A Vermonter who spent several weeks traveling in Ebola-stricken West Africa is now back in the state, and under monitoring by the Vermont Department of Health, Gov. Peter Shumlin, D-Vt., announced Tuesday.
The man is in a secure and secluded location provided by the state, Shumlin told reporters, and is being visited by state medical experts at least twice a day. Those health department staff members are looking for possible symptoms of Ebola. No such symptoms have been detected and the man poses no threat to public health or safety, Shumlin said.
The man agreed to a voluntary 21-day quarantine after returning to the United States via airplane, Shumlin said. He landed at New York City's JFK Airport and was met by law enforcement and health department representatives, who were aware of his travels overseas, the governor added. They brought him back to Vermont, Shumlin said.
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Doctors say the 21-day length of the voluntary quarantine represents the longest it takes from the time of Ebola exposure to when symptoms, including fever, show up.
"Vermonters should rest assured that we're on top of this one, and that he's in very good care," Shumlin told reporters.
NECN has learned the man's identity but is not reporting it at the request of Vermont officials who reiterated that he poses no health threat to others and is cooperating with medical experts in that voluntary quarantine.
Late Tuesday afternoon, Mayor Chris Louras of Rutland, Vermont, issued the following statement:
"On October 27th, a Rutland resident returned from West Africa and due to the uncertainty surrounding his intentions while there, officials have determined that the right thing to do was to offer the opportunity to voluntarily self-quarantine for the disease’s 21-day incubation period.
"Over the last several days, the City of Rutland and the State of Vermont have been working tirelessly and collaboratively to find a safe, secure location for this Rutland resident, and we have been successful.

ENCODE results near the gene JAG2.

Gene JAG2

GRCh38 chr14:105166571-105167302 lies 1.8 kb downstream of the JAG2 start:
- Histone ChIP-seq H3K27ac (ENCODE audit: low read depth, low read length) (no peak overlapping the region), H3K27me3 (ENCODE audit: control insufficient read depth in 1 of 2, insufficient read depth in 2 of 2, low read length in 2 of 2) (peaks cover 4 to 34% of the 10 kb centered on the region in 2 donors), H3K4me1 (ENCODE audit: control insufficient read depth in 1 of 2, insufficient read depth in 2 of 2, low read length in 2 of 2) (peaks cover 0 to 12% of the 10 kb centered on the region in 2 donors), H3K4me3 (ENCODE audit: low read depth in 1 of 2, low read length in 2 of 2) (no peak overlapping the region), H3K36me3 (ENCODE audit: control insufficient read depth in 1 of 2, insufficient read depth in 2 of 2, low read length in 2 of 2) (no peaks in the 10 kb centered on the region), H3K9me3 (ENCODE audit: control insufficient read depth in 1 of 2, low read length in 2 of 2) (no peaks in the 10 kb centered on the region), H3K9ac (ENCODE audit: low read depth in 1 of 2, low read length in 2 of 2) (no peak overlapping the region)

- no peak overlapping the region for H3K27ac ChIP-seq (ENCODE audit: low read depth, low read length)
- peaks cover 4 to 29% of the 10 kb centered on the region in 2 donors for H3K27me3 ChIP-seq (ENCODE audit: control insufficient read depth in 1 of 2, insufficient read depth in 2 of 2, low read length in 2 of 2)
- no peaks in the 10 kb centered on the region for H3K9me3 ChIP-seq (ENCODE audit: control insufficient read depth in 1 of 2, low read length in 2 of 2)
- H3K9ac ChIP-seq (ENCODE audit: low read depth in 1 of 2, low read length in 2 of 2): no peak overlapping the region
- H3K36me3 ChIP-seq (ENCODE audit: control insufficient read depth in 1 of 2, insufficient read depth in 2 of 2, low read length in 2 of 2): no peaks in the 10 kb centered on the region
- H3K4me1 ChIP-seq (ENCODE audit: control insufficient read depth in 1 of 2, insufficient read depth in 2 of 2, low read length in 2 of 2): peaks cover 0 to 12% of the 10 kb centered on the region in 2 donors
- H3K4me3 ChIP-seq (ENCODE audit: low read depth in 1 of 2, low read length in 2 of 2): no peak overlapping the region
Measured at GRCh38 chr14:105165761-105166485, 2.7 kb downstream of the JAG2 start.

"Since his return to the U.S. there has been unbroken contact with the Vermont health operations team, which includes both law enforcement and public health officials, and because he has been asymptomatic for the entire period there has been absolutely no risk to either public health or safety."
The man was apparently investigating the impact of Ebola on West Africa for himself, Shumlin told reporters. He apparently identified himself as a doctor, but is not a licensed physician in the state of Vermont, Shumlin noted.
Physicians say Ebola cannot be spread until symptoms are obvious. Again, that has not happened in the Vermont case.
"If any symptoms do develop, we will consult with health care providers and have already set up those contacts," said Patsy Kelso, Vermont's state epidemiologist.
Vermont's largest hospital has said it is prepared to provide care if it were to receive an Ebola patient. Select Fletcher Allen Health Care nurses and doctors would suit up in multiple layers of gloves, scrubs, and gowns, so no skin is exposed, as NECN witnessed Tuesday in a demonstration for hospital employees.
The gear includes an air-purifying respirator and face-shield. All the personal protective equipment would be put on and taken off in special zones to avoid contamination, with extra sets of eyes to protect against procedural mistakes, nurses explained in the demonstration.
"You hope for the best and prepare for the worst," said Dawn LeBaron, Fletcher Allen's vice president for hospital services. "The reality is, it's going to get closer and closer, if not here in Vermont."